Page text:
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Buddy Miller Is Everyone's Buddy

In front of the mic or behind the scenes, Buddy Miller is an Americana guiding light

By Steven Rosen · June 3rd, 2009 · Music
Buddy Miller, the “Buddy” in the upcoming “Three Girls and Their Buddy” concert — with Emmylou Harris, Shawn Colvin and Patty Griffin — that comes to PNC Pavilion at Riverbend this Saturday night, was having a great start to this year’s tour.

Until the end of the show in their first city, Baltimore. As he was concluding that February performance, while still on stage, the 56-year-old Miller felt chest pains. Not that bad at first, but enough to be concerned.

“We got in a taxi to the hospital, and when I got there it turned into an emergency,” he says from his Nashville home.

The result was emergency triple-bypass surgery and time off to slowly recover.

“It was a big surprise to me, coming right after one of these gigs with the girls,” he says. “But I’m feeling great now. It’s been three months since then and I’m getting back into it.”

Guitarist/singer-songwriter Miller, who was born to an Air Force family stationed at Dayton’s Wright-Patterson Air Force Base but grew up primarily in New Jersey, has a lot to get back into. For several years he has been one of the hardest-working men in Americana music.

Just this month, he received five nominations from the Americana Music Association’s annual awards — Best Album for the new Written in Chalk with his wife, Julie; Song of the Year for their performance of Julie’s “Chalk”; Duo or Group of the Year, again with Julie; and, on his own, Artist and Instrumentalist of the Year.

Written in Chalk is the second album to be credited to Buddy and Julie Miller (pictured), who have been married and working together for some 20 years. She has released six solo albums and he five. A prolific songwriter, she provided eight of the new album’s 12 songs; they collaborated on a ninth.

He, meanwhile, also has been in the studio recording new music with Robert Plant and Alison Krauss, with whom he has toured in support of their Raising Sand album. And he has been producing a new album for Patty Griffin.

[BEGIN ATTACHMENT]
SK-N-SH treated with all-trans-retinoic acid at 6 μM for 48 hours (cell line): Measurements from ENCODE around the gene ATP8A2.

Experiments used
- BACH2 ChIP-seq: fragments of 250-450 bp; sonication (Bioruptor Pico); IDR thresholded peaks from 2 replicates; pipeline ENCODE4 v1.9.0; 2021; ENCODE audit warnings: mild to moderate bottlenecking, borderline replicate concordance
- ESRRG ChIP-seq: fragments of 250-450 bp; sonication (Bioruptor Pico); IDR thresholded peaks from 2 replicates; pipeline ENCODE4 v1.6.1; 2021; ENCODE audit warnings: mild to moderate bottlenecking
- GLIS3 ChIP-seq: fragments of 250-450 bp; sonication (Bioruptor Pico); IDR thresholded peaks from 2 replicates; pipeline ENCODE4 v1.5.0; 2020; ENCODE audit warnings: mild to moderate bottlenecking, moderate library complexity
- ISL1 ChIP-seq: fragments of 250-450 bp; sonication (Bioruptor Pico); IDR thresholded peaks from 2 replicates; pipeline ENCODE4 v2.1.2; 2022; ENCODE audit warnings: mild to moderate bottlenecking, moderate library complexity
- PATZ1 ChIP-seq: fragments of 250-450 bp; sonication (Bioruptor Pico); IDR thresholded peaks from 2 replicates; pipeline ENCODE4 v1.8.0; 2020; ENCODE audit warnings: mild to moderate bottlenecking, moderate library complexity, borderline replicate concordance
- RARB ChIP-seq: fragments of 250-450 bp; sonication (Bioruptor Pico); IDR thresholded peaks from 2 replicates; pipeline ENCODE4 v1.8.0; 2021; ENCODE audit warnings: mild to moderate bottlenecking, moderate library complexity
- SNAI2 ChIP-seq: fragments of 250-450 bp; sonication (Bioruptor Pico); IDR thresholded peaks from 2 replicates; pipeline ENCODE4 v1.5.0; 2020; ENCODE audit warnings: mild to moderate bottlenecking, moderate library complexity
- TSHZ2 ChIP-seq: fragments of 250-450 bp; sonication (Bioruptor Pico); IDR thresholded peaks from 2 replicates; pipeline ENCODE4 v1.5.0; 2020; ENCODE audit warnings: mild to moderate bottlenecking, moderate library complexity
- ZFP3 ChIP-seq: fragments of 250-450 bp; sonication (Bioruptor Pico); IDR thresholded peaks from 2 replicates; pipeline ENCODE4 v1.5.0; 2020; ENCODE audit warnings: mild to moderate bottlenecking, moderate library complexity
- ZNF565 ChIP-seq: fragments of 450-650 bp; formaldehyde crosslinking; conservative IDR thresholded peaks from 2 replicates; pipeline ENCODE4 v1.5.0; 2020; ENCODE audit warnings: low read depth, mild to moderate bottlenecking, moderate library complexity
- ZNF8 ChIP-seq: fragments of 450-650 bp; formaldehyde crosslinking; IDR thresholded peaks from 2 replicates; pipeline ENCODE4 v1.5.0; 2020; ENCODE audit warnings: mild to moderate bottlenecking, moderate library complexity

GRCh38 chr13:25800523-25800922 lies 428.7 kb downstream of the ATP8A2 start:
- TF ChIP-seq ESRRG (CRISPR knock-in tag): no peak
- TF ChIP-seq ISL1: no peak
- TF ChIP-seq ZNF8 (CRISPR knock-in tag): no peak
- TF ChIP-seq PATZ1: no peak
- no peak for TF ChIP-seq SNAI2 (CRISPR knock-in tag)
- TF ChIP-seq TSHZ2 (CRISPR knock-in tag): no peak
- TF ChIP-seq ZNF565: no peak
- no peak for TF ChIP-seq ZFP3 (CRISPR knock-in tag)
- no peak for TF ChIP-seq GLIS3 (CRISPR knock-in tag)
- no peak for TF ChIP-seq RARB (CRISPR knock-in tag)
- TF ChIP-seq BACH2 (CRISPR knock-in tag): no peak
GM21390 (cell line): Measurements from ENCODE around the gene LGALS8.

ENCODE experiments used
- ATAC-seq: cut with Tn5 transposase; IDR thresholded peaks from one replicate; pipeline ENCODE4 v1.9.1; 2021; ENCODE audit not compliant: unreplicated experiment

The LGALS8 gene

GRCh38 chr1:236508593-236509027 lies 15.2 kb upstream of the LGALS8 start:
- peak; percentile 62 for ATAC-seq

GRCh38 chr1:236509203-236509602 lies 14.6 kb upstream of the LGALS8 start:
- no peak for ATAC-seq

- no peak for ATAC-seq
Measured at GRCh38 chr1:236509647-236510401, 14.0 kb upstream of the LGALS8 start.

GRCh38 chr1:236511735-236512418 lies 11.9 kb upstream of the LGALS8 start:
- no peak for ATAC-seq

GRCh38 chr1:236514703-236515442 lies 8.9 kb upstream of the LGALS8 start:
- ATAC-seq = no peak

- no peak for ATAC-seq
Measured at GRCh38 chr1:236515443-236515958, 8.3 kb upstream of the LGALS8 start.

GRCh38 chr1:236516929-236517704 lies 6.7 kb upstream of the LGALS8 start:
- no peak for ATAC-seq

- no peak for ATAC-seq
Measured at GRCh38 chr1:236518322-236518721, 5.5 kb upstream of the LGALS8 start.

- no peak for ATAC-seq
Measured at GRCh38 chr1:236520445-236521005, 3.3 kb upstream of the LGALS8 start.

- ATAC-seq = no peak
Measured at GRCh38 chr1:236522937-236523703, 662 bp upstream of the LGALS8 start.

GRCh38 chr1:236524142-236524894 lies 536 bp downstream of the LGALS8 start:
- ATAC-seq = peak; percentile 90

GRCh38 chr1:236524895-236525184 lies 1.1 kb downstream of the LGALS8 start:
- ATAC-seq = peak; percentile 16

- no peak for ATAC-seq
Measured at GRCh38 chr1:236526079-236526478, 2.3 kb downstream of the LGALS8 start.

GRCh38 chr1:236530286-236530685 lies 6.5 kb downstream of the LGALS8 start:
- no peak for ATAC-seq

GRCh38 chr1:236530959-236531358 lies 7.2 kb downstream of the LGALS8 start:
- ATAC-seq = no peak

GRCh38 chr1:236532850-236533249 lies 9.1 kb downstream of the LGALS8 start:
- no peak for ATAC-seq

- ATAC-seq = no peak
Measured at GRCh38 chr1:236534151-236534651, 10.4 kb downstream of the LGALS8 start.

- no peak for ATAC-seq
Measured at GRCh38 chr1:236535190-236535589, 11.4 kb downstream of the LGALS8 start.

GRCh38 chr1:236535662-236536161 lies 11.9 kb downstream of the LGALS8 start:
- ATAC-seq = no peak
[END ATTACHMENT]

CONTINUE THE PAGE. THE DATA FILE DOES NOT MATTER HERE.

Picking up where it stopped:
In the course of three years of touring, the “Three Girls and Their Buddy” show has become so popular that it even has spawned a cruise. The show has won a devoted following for its relaxed spontaneity — there is no set list in the intimate, in-the-round format. This leads to sparkling storytelling as well as fine singing by all four. And Miller provides key guitar accompaniment.

“We all had the same management and we’re friends,” Miller explains. “So it all just happened organically. It’s just so much fun.

“I love them all; they’re three of my favorite voices and people,” he continues. “Hearing them sing together, and getting to play along and sing, is just incredible. The challenge for me is to not mess up anyone’s song and to keep out of the way of how beautiful it is. So I try not to play too much.”

Although he resides in Nashville and his voice has a slightly twangy, plaintive quality, Miller is not a Country singer per se. Americana is not just Country music without the big-hat/Arena Rock pretensions.

“When I was growing up, there wasn’t FM radio — or at least I didn’t know about it,” he says. “On AM radio, you’d get Johnny Cash and then Gene Pitney and then Bobby ‘Blue’ Bland and the Beatles — it was all mixed-up and it was great.

“You didn’t think necessarily that one song was R&B, one was Country,” Miller says. “It was just the radio playing music. And this Americana thing is like that. There are so many things that can fit under that umbrella — Country, Soul, Folk or Rock. And it’s all based around the song, not around a dancer or something like that.”

Miller has worked with Harris off and on since replacing Daniel Lanois in the band supporting her 1995 Wrecking Ball album. He got to know her when he and friend Jim Lauderdale opened for Harris on a European tour. And Colvin once sang in Miller’s New York-based Country Rock band in the 1980s. At the time, he had moved from Texas.

“That’s when I thought Country was going to be big up there,” he says. “I was playing with Kinky Friedman and had a little band that played at the Lone Star Café and Shawn was in it.”

Harris also helped Julie’s career immensely when she recorded her “All My Tears (Be Washed Away)” for Wrecking Ball, an album that has proven prescient for its choice of songs by the best emerging Americana singer/songwriters. (The Millers’ version appeared on Buddy’s 1995 debut Your Love and Other Lies.)

Miller would love it for Julie to come out on tour with him. But she struggles with fibromyalgia, which causes muscular pain and fatigue. He is hopeful, however, she will be able to do some gigs just with him later to support Written in Chalk. And maybe she could even be part of “Four Girls and Their Buddy” in the future.

“They’d love it if she was out there,” he says.


THE “THREE GIRLS AND THEIR BUDDY” TOUR stops at PNC Pavilion Saturday. Buy tickets, check out performance times and find nearby bars and restaurants here.




 
 
 
 

 

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